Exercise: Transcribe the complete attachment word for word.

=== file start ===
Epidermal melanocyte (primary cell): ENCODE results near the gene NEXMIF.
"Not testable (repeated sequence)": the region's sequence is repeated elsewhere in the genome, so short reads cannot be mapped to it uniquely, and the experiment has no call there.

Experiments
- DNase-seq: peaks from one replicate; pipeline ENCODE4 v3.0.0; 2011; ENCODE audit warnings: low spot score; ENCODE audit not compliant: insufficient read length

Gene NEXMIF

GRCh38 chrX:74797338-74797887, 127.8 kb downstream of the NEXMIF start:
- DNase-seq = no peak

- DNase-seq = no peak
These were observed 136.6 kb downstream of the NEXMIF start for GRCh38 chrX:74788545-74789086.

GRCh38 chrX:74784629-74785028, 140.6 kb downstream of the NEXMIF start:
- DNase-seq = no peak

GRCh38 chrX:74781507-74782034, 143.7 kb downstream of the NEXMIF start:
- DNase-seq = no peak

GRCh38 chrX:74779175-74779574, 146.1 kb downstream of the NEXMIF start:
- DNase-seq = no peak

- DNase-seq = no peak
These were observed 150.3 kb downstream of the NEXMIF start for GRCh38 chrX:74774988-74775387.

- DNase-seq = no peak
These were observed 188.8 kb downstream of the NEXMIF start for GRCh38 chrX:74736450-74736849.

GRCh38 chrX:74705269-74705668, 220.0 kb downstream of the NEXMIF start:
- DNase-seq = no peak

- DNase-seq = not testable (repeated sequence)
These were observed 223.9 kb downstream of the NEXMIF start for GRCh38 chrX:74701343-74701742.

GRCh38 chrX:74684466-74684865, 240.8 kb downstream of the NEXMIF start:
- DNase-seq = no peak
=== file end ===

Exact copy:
Epidermal melanocyte (primary cell): ENCODE results near the gene NEXMIF.
"Not testable (repeated sequence)": the region's sequence is repeated elsewhere in the genome, so short reads cannot be mapped to it uniquely, and the experiment has no call there.

Experiments
- DNase-seq: peaks from one replicate; pipeline ENCODE4 v3.0.0; 2011; ENCODE audit warnings: low spot score; ENCODE audit not compliant: insufficient read length

Gene NEXMIF

GRCh38 chrX:74797338-74797887, 127.8 kb downstream of the NEXMIF start:
- DNase-seq = no peak

- DNase-seq = no peak
These were observed 136.6 kb downstream of the NEXMIF start for GRCh38 chrX:74788545-74789086.

GRCh38 chrX:74784629-74785028, 140.6 kb downstream of the NEXMIF start:
- DNase-seq = no peak

GRCh38 chrX:74781507-74782034, 143.7 kb downstream of the NEXMIF start:
- DNase-seq = no peak

GRCh38 chrX:74779175-74779574, 146.1 kb downstream of the NEXMIF start:
- DNase-seq = no peak

- DNase-seq = no peak
These were observed 150.3 kb downstream of the NEXMIF start for GRCh38 chrX:74774988-74775387.

- DNase-seq = no peak
These were observed 188.8 kb downstream of the NEXMIF start for GRCh38 chrX:74736450-74736849.

GRCh38 chrX:74705269-74705668, 220.0 kb downstream of the NEXMIF start:
- DNase-seq = no peak

- DNase-seq = not testable (repeated sequence)
These were observed 223.9 kb downstream of the NEXMIF start for GRCh38 chrX:74701343-74701742.

GRCh38 chrX:74684466-74684865, 240.8 kb downstream of the NEXMIF start:
- DNase-seq = no peak